In a meeting that lasted the better part of three hours, the board of health appointed officers, selected a candidate to recommend to the commissioners for replacing a board member, heard reports and answered questions.

After an hour and forty minutes (when the audience had, admittedly, started to thin substantially), reports began.

Team 56: It’s not entirely clear why Team 56 reports to the health board, or what their precise relationship to the board is. However, it was reported to the board that Team 56 delivered masks to high schools, “spread kindness, not covid” posters, as well as delivered thank you notes and balloon bouquets to the ER staff.

Covid Response Report: Jeff Peterson (yes, this is the same Jeff Peterson that the board recommended the commissioners appoint to the board) reported on the work he’s doing for the county (on contract). It sounds as though most of Peterson’s time has been spent filming videos for the website. The current focus is on frequently asked questions and “translating the science”.

Medical Provider Summary: Provided by board member Dr. Sara Mertes. Many of the first responders have received their first vaccine and the second will be administered soon. The vaccine used was the Moderna vaccine, and they hope to be administering vaccines to the community in the next several weeks.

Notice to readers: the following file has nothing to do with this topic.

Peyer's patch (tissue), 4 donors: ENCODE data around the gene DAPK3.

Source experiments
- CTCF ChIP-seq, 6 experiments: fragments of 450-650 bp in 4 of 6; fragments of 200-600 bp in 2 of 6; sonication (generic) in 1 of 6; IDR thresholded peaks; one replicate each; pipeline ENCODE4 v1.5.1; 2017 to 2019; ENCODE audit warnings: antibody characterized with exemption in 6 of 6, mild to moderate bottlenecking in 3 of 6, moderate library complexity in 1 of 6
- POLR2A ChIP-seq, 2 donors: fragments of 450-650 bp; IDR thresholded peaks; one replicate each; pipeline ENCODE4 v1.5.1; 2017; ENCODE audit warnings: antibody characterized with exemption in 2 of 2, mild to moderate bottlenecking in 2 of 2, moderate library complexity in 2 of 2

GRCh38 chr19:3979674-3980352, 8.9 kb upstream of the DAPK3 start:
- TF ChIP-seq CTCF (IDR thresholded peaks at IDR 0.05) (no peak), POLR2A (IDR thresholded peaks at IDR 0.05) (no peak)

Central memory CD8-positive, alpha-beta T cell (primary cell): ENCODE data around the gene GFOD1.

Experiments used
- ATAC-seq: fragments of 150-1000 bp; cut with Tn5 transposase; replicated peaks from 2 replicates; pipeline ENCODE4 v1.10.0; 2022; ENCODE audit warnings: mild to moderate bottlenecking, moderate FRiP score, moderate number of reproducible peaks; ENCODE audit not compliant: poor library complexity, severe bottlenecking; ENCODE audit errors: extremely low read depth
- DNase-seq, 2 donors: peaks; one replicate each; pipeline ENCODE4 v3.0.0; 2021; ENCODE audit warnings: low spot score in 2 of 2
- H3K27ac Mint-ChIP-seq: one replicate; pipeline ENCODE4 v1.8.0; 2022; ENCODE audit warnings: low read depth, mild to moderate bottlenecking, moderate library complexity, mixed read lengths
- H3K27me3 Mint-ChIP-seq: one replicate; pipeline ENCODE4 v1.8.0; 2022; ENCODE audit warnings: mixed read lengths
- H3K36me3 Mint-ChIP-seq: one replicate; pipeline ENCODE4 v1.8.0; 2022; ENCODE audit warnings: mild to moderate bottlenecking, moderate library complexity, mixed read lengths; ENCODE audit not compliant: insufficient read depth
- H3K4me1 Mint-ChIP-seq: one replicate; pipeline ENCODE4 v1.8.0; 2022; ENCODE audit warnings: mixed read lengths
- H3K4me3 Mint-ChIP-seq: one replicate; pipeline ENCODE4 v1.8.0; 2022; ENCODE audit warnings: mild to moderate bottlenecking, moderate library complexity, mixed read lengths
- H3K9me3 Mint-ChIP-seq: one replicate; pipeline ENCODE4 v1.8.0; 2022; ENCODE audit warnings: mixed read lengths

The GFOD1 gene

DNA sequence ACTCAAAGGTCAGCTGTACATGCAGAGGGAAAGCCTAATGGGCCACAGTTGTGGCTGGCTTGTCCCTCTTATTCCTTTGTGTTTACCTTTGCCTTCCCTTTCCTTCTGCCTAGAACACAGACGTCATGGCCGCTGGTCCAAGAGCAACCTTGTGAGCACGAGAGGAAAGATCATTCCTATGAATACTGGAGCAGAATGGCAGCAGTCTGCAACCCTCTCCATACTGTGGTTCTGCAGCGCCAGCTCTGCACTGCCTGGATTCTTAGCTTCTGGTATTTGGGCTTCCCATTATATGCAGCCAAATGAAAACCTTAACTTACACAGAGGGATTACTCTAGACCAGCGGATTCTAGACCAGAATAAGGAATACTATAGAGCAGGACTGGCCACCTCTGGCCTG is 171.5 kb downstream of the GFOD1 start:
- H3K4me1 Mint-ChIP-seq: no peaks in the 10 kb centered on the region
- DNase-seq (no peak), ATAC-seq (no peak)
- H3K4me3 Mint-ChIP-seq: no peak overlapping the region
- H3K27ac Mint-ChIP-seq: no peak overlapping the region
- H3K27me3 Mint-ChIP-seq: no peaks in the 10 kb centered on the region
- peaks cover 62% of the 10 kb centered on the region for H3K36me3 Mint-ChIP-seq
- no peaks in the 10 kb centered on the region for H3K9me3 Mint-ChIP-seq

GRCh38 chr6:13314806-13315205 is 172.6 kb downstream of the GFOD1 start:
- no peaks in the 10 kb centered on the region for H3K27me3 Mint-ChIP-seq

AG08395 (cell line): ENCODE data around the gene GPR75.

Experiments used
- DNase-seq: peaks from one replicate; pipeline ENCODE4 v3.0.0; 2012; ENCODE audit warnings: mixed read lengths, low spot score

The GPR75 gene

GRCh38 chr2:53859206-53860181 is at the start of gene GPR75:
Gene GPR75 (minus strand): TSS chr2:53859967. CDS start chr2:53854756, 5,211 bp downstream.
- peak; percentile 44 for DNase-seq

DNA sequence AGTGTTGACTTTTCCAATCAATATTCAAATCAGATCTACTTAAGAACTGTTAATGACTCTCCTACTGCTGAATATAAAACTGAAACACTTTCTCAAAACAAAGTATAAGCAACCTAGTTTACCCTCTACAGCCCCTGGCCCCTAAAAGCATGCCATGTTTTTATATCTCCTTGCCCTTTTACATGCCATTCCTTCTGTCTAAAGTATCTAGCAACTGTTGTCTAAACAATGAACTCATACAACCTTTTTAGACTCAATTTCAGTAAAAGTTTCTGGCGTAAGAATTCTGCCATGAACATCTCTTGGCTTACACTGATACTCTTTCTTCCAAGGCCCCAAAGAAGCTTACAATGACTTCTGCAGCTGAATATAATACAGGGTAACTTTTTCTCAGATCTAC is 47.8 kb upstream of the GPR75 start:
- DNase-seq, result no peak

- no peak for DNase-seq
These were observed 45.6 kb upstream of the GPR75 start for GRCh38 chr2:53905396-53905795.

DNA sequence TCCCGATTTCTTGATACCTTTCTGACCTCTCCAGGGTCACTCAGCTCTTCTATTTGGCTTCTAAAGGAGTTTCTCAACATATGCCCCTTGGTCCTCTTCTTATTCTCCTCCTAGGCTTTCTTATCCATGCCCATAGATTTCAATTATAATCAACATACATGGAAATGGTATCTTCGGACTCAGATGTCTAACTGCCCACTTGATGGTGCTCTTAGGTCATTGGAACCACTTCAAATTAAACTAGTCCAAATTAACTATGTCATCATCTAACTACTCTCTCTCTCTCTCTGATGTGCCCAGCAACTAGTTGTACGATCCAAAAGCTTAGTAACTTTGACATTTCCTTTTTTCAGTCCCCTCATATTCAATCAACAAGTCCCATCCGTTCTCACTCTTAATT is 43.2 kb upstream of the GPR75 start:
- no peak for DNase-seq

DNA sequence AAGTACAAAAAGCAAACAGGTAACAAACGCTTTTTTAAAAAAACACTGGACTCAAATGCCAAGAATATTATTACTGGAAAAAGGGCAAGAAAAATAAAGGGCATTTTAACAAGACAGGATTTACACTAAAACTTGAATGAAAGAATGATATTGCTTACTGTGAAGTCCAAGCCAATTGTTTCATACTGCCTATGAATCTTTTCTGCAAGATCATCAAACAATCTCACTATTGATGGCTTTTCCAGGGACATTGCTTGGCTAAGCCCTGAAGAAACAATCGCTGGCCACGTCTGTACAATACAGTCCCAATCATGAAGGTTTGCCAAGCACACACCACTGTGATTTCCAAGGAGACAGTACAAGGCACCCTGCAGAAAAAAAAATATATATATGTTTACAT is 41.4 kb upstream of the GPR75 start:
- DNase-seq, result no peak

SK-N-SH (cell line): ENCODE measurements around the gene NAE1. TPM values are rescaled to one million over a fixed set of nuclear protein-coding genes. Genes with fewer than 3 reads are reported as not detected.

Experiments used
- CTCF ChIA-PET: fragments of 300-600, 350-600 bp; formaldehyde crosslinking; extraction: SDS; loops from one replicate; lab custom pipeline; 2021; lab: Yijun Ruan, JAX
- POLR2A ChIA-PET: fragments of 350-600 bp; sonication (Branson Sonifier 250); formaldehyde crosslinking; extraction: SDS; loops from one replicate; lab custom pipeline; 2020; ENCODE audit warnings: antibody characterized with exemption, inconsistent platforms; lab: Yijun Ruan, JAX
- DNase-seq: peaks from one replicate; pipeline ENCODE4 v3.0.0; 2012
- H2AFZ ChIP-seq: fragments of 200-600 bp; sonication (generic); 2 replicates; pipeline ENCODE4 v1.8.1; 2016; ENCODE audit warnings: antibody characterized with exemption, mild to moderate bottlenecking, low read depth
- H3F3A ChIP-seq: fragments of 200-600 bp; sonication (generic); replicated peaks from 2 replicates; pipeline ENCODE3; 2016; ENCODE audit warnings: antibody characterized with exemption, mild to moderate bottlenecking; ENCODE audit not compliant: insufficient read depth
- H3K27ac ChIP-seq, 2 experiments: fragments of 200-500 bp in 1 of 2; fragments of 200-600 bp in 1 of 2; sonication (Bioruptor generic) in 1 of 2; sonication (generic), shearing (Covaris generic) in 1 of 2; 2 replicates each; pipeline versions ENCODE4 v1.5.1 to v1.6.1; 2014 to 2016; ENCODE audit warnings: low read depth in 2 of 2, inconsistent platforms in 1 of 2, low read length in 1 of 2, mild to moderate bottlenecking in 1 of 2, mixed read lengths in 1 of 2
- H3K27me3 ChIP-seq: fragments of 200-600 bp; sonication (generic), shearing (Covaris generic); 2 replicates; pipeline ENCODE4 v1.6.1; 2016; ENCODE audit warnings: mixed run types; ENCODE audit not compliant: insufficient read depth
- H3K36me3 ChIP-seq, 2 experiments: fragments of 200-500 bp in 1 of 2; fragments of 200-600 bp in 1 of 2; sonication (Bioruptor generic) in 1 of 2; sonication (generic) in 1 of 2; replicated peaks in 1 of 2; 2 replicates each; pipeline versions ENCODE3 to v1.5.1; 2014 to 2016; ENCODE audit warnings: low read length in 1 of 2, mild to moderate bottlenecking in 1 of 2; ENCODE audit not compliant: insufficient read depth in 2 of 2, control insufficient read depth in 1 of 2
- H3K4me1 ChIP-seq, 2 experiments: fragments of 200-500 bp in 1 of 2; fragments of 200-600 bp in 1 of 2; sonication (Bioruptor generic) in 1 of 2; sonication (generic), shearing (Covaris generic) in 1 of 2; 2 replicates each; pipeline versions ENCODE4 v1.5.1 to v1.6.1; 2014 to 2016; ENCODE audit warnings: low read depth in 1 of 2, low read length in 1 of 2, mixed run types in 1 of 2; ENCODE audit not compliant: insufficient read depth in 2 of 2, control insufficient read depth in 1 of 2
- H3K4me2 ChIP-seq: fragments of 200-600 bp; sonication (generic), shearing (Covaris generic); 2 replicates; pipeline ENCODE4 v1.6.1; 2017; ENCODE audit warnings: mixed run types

Covid 19- Vaccinations– The county health department is working with clinics and hospital to put together a central list so that when vaccines arrive, people will be on the list for vaccines. They are prioritizing age and underlying conditions. The public can call the health department to get on the list, and the county will ask only for age and name (though information about a qualifying health condition could be provided). While there is a CDC program people can opt into for tracking symptoms/side-effects, it’s totally optional.

They were very blunt on the current states of vaccines in Lincoln County. They county has no idea how many vaccines we will receive, where they will arrive, or when. We can, however, expect that it will be the Moderna vaccine.

ChemPACK plan– No changes, but the plan is reviewed annually. This is part of the emergency medical counter measure plan. The chempack is a CDC owned cache containing nerve agent antidotes. Board approved the plan.

Liaison (George Jamison, county representative, leaving the board in order to devote more time as a volunteer with the asbestos program ): The PEN regulation– property valuation notification process- was formally adopted last March. One of the provisions was deferment on when it would become effective. This evening’s action item was to make it effective, as of February 1st. This regulation will impact the folks down in the Libby Asbestos Superfund Site.